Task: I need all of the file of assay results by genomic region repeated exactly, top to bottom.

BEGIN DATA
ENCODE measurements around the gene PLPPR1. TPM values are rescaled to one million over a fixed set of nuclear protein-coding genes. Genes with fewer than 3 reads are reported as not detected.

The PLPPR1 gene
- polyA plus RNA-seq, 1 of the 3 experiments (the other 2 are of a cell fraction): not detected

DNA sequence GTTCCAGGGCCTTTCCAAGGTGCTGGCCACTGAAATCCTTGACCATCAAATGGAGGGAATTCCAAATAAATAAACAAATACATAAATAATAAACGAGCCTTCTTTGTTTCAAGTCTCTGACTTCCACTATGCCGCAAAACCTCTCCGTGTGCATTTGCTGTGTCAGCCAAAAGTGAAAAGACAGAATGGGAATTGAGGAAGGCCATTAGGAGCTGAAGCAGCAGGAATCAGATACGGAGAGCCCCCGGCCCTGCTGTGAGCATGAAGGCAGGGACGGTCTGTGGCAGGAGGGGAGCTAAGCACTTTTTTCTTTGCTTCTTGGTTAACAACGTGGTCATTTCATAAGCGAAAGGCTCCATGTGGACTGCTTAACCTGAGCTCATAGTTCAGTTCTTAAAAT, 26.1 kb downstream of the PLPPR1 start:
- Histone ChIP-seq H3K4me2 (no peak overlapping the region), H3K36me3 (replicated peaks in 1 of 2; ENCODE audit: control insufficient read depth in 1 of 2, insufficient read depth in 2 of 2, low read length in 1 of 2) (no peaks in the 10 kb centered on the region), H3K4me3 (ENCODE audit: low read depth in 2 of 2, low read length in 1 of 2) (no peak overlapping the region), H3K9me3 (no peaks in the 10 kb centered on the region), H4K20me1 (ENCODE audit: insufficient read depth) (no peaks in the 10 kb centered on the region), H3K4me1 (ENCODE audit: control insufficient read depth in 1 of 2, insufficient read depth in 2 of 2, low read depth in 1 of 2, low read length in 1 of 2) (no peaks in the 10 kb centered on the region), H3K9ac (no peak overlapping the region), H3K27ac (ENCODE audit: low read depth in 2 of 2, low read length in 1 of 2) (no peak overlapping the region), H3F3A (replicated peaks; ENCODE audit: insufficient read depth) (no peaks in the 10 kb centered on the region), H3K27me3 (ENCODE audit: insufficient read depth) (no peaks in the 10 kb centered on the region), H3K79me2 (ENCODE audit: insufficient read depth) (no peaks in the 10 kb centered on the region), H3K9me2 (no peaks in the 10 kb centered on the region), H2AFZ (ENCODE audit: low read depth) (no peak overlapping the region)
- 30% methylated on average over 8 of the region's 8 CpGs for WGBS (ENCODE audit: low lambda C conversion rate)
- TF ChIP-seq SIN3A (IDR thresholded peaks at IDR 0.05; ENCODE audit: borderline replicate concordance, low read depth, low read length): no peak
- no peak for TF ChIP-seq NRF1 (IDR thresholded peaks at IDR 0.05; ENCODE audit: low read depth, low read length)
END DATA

ENCODE measurements around the gene PLPPR1. TPM values are rescaled to one million over a fixed set of nuclear protein-coding genes. Genes with fewer than 3 reads are reported as not detected.

The PLPPR1 gene
- polyA plus RNA-seq, 1 of the 3 experiments (the other 2 are of a cell fraction): not detected

DNA sequence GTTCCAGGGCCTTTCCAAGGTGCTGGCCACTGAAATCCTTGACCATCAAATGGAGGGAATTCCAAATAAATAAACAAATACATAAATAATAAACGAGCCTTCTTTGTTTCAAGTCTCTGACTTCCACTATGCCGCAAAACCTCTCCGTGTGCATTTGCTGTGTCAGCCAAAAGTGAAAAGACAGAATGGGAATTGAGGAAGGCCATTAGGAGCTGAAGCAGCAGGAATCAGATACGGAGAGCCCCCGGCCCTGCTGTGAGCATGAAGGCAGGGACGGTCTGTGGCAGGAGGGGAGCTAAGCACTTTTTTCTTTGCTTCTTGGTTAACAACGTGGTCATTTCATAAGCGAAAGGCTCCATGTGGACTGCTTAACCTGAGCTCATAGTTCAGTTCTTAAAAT, 26.1 kb downstream of the PLPPR1 start:
- Histone ChIP-seq H3K4me2 (no peak overlapping the region), H3K36me3 (replicated peaks in 1 of 2; ENCODE audit: control insufficient read depth in 1 of 2, insufficient read depth in 2 of 2, low read length in 1 of 2) (no peaks in the 10 kb centered on the region), H3K4me3 (ENCODE audit: low read depth in 2 of 2, low read length in 1 of 2) (no peak overlapping the region), H3K9me3 (no peaks in the 10 kb centered on the region), H4K20me1 (ENCODE audit: insufficient read depth) (no peaks in the 10 kb centered on the region), H3K4me1 (ENCODE audit: control insufficient read depth in 1 of 2, insufficient read depth in 2 of 2, low read depth in 1 of 2, low read length in 1 of 2) (no peaks in the 10 kb centered on the region), H3K9ac (no peak overlapping the region), H3K27ac (ENCODE audit: low read depth in 2 of 2, low read length in 1 of 2) (no peak overlapping the region), H3F3A (replicated peaks; ENCODE audit: insufficient read depth) (no peaks in the 10 kb centered on the region), H3K27me3 (ENCODE audit: insufficient read depth) (no peaks in the 10 kb centered on the region), H3K79me2 (ENCODE audit: insufficient read depth) (no peaks in the 10 kb centered on the region), H3K9me2 (no peaks in the 10 kb centered on the region), H2AFZ (ENCODE audit: low read depth) (no peak overlapping the region)
- 30% methylated on average over 8 of the region's 8 CpGs for WGBS (ENCODE audit: low lambda C conversion rate)
- TF ChIP-seq SIN3A (IDR thresholded peaks at IDR 0.05; ENCODE audit: borderline replicate concordance, low read depth, low read length): no peak
- no peak for TF ChIP-seq NRF1 (IDR thresholded peaks at IDR 0.05; ENCODE audit: low read depth, low read length)